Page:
Connect with us


Tesla Confident in Not Using Pouch Battery Cells for Their Cars




One of the biggest drawbacks of electric cars is the curb weight, with the main culprit here being the battery. There are many ways to reduce this amount of weight, but some risks are involved, and it seems that Elon Musk, CEO of Tesla, is not willing to take that chance.

What Kind of Batteries Are There?

In the context of electric car batteries, there exist pouch, prismatic and cylindrical batteries, varying in size and electric energy capacity. Tesla has used cylindrical battery packs ever since they introduced their first vehicle, but there were instances of them using the prismatic form as well. The key point here is that Tesla never used pouch batteries, and it seems that they will never use them either. Despite the obvious advantage of lowering the curb weight of the entire battery pack, Elon states that this is the most challenging format of battery to engineer properly, and can cause major damage when something goes wrong.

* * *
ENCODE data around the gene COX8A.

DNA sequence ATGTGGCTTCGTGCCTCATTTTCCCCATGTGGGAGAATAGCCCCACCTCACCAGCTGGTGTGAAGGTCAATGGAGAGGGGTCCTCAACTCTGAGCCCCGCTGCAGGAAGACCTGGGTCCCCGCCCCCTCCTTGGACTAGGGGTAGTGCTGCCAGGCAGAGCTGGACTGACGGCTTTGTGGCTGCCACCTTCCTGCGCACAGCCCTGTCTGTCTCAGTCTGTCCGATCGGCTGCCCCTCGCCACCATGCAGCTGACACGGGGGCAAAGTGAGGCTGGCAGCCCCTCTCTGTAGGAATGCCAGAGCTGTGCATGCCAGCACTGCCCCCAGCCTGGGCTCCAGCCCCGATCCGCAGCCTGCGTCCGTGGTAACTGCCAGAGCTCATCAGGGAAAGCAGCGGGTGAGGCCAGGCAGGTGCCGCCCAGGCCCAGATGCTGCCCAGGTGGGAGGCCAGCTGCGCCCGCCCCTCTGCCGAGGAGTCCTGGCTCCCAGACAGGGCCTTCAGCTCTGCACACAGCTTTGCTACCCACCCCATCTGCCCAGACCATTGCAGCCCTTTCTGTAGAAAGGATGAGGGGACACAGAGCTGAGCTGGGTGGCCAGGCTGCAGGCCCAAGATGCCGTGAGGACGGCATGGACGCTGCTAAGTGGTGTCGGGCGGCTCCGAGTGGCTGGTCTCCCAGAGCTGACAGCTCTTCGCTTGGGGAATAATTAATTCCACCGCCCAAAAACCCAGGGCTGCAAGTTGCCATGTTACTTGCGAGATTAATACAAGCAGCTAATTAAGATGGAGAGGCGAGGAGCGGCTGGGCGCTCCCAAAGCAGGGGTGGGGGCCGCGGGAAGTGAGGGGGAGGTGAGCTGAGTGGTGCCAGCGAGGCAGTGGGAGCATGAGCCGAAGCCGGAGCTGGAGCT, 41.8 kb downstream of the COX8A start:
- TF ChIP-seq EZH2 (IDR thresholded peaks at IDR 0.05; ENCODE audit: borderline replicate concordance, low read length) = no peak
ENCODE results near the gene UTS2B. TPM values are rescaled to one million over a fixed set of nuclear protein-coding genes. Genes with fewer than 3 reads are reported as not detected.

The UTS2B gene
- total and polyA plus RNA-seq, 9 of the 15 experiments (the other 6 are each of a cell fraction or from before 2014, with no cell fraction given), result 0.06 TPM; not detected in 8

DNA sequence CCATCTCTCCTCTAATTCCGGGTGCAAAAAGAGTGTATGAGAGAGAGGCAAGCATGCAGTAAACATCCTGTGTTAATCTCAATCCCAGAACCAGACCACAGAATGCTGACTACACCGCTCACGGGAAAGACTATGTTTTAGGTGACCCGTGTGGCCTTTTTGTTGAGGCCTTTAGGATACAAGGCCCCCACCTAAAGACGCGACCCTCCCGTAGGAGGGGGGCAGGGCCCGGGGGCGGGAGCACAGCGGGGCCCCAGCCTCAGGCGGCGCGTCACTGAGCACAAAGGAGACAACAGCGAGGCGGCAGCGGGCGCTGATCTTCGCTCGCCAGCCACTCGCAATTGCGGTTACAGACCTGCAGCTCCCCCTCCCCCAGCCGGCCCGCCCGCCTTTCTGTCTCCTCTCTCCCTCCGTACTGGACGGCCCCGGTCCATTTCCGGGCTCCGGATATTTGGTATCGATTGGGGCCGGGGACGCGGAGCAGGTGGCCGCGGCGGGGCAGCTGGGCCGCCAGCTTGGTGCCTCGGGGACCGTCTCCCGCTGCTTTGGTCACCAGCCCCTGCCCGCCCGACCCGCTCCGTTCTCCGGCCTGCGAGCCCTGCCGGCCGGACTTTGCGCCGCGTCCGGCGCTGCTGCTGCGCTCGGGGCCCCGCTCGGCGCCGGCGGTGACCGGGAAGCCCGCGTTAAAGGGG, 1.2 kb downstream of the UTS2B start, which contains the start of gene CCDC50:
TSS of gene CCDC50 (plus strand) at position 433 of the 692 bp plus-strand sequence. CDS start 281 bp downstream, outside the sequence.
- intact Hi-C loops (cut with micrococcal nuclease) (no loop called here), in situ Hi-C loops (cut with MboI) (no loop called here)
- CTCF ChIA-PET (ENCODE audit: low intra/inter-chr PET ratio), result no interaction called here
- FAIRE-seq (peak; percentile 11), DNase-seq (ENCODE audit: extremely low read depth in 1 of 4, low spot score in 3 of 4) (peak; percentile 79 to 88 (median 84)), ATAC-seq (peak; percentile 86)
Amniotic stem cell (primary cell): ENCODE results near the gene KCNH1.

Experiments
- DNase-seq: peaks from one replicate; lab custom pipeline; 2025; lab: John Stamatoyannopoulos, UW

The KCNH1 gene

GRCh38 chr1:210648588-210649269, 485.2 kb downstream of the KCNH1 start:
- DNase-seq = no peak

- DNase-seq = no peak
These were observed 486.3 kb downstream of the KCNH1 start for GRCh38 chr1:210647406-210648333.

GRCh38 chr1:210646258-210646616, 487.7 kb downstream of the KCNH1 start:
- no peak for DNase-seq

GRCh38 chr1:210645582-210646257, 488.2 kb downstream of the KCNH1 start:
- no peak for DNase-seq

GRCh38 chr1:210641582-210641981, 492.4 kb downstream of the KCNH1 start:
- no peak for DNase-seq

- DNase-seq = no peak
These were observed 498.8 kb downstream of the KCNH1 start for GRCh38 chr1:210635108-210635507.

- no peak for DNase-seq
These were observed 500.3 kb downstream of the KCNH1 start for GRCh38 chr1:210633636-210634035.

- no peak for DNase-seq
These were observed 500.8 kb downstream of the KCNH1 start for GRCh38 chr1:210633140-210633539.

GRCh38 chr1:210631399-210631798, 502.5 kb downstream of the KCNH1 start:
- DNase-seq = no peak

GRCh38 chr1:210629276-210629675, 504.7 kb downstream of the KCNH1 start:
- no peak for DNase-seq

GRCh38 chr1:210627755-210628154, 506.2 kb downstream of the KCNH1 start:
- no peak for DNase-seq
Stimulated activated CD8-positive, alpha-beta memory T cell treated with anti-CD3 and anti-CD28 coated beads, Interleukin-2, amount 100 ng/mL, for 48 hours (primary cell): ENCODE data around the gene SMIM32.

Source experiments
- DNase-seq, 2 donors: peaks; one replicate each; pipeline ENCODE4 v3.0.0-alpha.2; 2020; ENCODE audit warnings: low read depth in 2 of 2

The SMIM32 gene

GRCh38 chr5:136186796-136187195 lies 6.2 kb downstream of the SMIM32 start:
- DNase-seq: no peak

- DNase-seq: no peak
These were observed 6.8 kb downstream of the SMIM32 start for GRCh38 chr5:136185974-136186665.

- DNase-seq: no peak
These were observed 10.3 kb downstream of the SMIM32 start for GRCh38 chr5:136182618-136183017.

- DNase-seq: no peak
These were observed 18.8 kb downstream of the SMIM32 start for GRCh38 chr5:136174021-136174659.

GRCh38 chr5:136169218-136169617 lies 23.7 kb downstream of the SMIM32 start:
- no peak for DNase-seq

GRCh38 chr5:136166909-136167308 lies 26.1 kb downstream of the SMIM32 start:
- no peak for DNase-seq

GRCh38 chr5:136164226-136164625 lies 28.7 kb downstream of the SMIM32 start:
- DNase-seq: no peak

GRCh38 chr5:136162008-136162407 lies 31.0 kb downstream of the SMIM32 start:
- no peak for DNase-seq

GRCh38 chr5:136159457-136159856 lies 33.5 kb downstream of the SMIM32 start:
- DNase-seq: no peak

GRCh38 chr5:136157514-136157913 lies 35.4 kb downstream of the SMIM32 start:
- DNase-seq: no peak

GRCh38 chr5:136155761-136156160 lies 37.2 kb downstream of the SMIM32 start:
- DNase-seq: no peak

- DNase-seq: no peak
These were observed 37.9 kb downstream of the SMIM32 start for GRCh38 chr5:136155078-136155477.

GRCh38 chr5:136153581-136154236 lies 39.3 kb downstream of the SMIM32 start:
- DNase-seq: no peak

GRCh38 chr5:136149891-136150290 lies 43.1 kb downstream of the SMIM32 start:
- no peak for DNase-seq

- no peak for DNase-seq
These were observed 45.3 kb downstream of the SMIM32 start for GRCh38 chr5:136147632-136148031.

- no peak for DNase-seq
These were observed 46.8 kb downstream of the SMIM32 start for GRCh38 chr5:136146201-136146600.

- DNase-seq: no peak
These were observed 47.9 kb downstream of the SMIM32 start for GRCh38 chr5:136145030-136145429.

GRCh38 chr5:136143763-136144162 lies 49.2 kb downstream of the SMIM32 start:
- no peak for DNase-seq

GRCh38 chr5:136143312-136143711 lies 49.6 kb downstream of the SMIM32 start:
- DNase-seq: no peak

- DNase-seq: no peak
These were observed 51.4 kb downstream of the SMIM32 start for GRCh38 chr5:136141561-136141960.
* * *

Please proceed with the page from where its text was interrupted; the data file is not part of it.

elon_pouch_batteryPouch batteries have never dealt with thermal energy runaway properly, so there is a strong chance of catastrophic battery failure, and therefore, risk of injury and/or death. This would not be so surprising if there were no other electric vehicle manufacturers making use of the pouch battery format, without any major incidents so far.

Pouch batteries were introduced in 1995, and its strongest feature was its ability to fill up available space most efficiently, occupying 90 to 95 percent of it. Without the metal enclosure, the battery cell can easily be designed to fit the case. Since there is no aluminum or steel casing enclosing the battery cell, it has a tendency to bulge and stretch to a certain point. Obviously, Elon must be referring to cases where the battery might actually explode and expose the environment to the chemicals found within. Hopefully, we will get an update on this claim soon.